According to census data, there are around 12,000 single-parent households in Hamilton County. And Diane Wooten and Ben Brychta, congregation members at Valleybrook Presbyterian in Hixson, can tell you, being a single parent is no easy task.
That's why Valleybrook has brought back one of its most successful ministries from 2016: Single and Parenting. The classes are taught by Wooten and Brychta, who are both personally familiar with the struggles of being a single parent.
The classes are meant as a way not only for single parents to learn how to better manage their finances and raise their kids, but to keep perspective and stay happy.
"My first wife died when my two boys were around 4 and 6 years old," said Brychta. "It was hard just trying to work through everything."
Wooten's husband of 27 years passed away in a car accident when her sons were much older, but much of the stress was the same.
"I suddenly had so many questions," she said. "Whether you're a single mom or dad who's never been married, your spouse died or you've separated, we want to capture that whole range and bring them in."
The instructional part of the program is centered around video seminars that offer strategies and insights on issues such as your children's fears, finances, dealing with loneliness and managing child care. Wooten and Brychta work as discussion facilitators throughout the 13-week program, as well as personally talking and listening to any individuals who might need a more one-on-one connection.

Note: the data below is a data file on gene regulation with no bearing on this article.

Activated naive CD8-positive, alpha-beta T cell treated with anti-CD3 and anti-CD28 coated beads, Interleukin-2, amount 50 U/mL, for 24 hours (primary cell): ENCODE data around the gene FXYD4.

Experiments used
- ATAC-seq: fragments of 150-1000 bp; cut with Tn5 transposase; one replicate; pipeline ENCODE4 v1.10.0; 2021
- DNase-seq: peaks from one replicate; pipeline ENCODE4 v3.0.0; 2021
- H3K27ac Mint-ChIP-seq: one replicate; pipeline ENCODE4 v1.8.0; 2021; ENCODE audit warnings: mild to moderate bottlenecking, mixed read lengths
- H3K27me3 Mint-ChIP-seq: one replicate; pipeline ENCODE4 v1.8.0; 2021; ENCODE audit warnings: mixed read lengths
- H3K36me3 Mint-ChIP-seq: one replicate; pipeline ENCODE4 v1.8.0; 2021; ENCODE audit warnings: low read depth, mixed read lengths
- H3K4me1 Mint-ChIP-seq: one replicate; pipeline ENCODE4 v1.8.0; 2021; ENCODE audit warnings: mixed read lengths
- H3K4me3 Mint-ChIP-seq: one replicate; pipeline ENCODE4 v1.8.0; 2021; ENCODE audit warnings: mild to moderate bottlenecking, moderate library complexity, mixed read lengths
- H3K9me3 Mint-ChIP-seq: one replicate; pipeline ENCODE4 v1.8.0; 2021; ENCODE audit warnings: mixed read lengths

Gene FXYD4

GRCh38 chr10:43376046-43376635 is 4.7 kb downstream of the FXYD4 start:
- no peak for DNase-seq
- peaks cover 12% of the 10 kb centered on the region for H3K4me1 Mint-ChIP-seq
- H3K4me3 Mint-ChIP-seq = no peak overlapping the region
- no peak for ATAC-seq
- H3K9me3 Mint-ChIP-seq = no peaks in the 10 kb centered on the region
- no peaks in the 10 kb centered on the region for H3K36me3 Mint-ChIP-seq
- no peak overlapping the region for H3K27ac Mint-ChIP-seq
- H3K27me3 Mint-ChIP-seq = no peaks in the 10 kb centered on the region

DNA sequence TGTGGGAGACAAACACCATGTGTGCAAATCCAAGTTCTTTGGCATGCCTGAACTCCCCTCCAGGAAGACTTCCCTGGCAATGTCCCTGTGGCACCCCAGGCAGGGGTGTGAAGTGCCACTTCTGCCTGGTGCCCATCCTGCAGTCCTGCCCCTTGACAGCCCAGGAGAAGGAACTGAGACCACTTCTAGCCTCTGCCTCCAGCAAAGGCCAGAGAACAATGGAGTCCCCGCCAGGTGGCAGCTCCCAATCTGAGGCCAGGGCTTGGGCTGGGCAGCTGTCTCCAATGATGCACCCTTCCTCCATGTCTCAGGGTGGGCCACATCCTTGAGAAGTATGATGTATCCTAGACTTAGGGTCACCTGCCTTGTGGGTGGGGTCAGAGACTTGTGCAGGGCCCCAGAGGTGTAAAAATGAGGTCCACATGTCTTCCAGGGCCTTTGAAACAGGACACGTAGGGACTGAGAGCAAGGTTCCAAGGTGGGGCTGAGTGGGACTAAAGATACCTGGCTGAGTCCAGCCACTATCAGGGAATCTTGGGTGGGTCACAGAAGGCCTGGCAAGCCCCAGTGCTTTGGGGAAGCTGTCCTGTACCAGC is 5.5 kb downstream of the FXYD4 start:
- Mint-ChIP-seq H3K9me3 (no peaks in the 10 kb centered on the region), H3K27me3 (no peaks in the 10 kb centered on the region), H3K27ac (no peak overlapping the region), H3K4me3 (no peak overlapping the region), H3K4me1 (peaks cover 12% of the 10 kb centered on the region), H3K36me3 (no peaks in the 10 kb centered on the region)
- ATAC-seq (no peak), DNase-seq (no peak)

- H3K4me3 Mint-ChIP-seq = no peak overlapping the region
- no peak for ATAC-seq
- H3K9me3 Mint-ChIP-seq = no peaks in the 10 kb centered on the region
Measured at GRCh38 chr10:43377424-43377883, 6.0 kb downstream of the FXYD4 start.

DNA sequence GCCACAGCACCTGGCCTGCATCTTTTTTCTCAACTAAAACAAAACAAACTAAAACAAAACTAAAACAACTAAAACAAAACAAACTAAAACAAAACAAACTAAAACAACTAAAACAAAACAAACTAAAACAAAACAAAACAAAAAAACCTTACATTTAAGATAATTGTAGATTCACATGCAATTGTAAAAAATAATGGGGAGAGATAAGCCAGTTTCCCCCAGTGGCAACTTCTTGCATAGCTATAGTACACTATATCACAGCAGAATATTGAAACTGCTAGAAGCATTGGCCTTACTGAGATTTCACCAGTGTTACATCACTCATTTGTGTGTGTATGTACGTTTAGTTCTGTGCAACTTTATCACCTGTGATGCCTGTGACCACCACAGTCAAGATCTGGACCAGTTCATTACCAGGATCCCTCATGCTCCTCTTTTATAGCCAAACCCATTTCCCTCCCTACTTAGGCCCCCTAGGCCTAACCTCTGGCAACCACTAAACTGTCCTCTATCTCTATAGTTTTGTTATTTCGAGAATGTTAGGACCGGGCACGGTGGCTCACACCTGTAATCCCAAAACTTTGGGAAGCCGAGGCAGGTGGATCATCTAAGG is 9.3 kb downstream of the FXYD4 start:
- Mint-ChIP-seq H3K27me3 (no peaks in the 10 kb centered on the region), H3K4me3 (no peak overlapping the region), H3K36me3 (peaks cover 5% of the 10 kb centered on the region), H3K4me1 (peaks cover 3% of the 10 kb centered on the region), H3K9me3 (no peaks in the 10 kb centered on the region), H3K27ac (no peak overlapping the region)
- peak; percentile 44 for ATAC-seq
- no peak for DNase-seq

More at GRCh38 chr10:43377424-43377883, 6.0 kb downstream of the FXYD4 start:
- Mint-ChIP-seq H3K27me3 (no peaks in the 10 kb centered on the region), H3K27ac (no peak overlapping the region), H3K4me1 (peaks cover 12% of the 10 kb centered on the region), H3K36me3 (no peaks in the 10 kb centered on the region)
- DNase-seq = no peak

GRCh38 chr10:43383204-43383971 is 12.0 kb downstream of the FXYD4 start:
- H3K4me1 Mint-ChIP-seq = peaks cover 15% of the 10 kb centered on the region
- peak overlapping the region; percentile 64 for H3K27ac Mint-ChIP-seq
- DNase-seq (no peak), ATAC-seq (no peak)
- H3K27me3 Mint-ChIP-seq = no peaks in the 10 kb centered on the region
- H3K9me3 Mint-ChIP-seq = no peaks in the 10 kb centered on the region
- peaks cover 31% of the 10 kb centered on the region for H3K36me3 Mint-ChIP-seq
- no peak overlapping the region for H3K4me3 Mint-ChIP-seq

"There's lots of little things you don't even think about," Brychta said, looking back on his time as a single dad - things as seemingly insignificant as matching socks. He'd never paid attention to that little everyday challenge before; it was something his wife had always taken care of.
For Wooten, it was after her husband passed that she realized she wasn't sure how to start their lawnmower.
"I could mow the yard, but I'd never started it," she said. Just like Brychta, starting the lawnmower had been something her late husband had always done.
The classes don't parlay into one another, so if someone misses one, they won't be behind for the next, though Wooten and Brychta said they will personally show any missed videos to people who are interested.
Child care services are offered at every session, and Wooten said the classes won't run too late, so parents can get their children to bed at a decent time. In addition, there's a potluck dinner that starts 30 minutes before each class starts.
"They don't have to bring anything. They're our guests," said Wooten.
The program starts Feb. 1 and runs through April 26. Dinner starts at 6:15 p.m, and classes end at 8 p.m.
For more information, visit valleybrookepc.com or call 843-0314.